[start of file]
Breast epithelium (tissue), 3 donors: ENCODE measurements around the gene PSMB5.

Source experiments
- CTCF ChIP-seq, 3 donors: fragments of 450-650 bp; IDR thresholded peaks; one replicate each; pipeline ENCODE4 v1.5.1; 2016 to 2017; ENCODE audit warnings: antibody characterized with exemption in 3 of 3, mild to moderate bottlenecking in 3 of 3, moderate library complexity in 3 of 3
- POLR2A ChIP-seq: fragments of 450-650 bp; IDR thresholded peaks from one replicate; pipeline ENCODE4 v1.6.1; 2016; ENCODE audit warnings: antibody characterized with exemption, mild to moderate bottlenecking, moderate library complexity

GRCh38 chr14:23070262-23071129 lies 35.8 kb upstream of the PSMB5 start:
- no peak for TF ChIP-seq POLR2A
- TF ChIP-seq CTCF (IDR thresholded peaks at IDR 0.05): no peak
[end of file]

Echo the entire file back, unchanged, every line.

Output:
Breast epithelium (tissue), 3 donors: ENCODE measurements around the gene PSMB5.

Source experiments
- CTCF ChIP-seq, 3 donors: fragments of 450-650 bp; IDR thresholded peaks; one replicate each; pipeline ENCODE4 v1.5.1; 2016 to 2017; ENCODE audit warnings: antibody characterized with exemption in 3 of 3, mild to moderate bottlenecking in 3 of 3, moderate library complexity in 3 of 3
- POLR2A ChIP-seq: fragments of 450-650 bp; IDR thresholded peaks from one replicate; pipeline ENCODE4 v1.6.1; 2016; ENCODE audit warnings: antibody characterized with exemption, mild to moderate bottlenecking, moderate library complexity

GRCh38 chr14:23070262-23071129 lies 35.8 kb upstream of the PSMB5 start:
- no peak for TF ChIP-seq POLR2A
- TF ChIP-seq CTCF (IDR thresholded peaks at IDR 0.05): no peak